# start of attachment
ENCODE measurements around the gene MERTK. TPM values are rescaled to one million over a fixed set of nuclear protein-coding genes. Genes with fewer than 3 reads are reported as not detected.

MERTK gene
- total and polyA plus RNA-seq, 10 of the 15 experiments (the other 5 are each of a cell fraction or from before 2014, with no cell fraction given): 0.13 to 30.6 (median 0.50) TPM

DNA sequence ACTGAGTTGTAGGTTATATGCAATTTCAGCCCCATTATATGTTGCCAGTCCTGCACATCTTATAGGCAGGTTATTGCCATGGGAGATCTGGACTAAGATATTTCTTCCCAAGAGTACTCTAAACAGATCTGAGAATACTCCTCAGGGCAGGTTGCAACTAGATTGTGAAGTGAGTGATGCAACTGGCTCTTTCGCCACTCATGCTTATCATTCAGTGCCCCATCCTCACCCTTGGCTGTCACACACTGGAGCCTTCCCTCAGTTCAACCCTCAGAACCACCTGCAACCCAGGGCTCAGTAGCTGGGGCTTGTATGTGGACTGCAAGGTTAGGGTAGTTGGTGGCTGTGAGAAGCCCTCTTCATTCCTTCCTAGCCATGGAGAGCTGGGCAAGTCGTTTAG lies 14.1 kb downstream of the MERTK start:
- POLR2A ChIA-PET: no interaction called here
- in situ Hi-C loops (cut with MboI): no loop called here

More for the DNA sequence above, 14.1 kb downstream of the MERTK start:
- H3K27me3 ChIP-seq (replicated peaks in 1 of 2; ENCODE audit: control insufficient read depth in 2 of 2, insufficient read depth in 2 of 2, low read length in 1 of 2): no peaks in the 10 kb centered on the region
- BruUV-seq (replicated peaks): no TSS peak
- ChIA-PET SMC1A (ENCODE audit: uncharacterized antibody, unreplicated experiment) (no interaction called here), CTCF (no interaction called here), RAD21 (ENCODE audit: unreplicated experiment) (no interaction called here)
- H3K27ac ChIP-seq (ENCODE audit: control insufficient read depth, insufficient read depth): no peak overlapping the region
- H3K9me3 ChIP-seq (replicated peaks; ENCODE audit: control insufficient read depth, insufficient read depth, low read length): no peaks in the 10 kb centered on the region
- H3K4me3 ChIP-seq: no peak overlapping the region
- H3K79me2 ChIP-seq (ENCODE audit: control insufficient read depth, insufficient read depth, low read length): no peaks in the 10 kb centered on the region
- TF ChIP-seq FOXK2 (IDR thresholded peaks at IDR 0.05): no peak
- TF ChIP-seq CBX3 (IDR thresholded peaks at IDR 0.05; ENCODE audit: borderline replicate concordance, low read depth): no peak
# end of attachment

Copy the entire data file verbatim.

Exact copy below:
ENCODE measurements around the gene MERTK. TPM values are rescaled to one million over a fixed set of nuclear protein-coding genes. Genes with fewer than 3 reads are reported as not detected.

MERTK gene
- total and polyA plus RNA-seq, 10 of the 15 experiments (the other 5 are each of a cell fraction or from before 2014, with no cell fraction given): 0.13 to 30.6 (median 0.50) TPM

DNA sequence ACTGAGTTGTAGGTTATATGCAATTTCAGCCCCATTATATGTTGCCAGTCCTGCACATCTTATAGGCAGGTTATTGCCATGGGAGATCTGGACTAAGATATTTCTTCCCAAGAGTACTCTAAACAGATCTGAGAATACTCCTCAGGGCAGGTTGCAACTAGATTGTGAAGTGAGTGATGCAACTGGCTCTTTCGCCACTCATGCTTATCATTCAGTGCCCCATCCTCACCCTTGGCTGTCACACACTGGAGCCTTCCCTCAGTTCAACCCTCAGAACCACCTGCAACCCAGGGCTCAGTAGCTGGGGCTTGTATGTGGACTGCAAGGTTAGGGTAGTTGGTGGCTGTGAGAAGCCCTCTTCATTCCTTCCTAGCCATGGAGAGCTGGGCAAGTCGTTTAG lies 14.1 kb downstream of the MERTK start:
- POLR2A ChIA-PET: no interaction called here
- in situ Hi-C loops (cut with MboI): no loop called here

More for the DNA sequence above, 14.1 kb downstream of the MERTK start:
- H3K27me3 ChIP-seq (replicated peaks in 1 of 2; ENCODE audit: control insufficient read depth in 2 of 2, insufficient read depth in 2 of 2, low read length in 1 of 2): no peaks in the 10 kb centered on the region
- BruUV-seq (replicated peaks): no TSS peak
- ChIA-PET SMC1A (ENCODE audit: uncharacterized antibody, unreplicated experiment) (no interaction called here), CTCF (no interaction called here), RAD21 (ENCODE audit: unreplicated experiment) (no interaction called here)
- H3K27ac ChIP-seq (ENCODE audit: control insufficient read depth, insufficient read depth): no peak overlapping the region
- H3K9me3 ChIP-seq (replicated peaks; ENCODE audit: control insufficient read depth, insufficient read depth, low read length): no peaks in the 10 kb centered on the region
- H3K4me3 ChIP-seq: no peak overlapping the region
- H3K79me2 ChIP-seq (ENCODE audit: control insufficient read depth, insufficient read depth, low read length): no peaks in the 10 kb centered on the region
- TF ChIP-seq FOXK2 (IDR thresholded peaks at IDR 0.05): no peak
- TF ChIP-seq CBX3 (IDR thresholded peaks at IDR 0.05; ENCODE audit: borderline replicate concordance, low read depth): no peak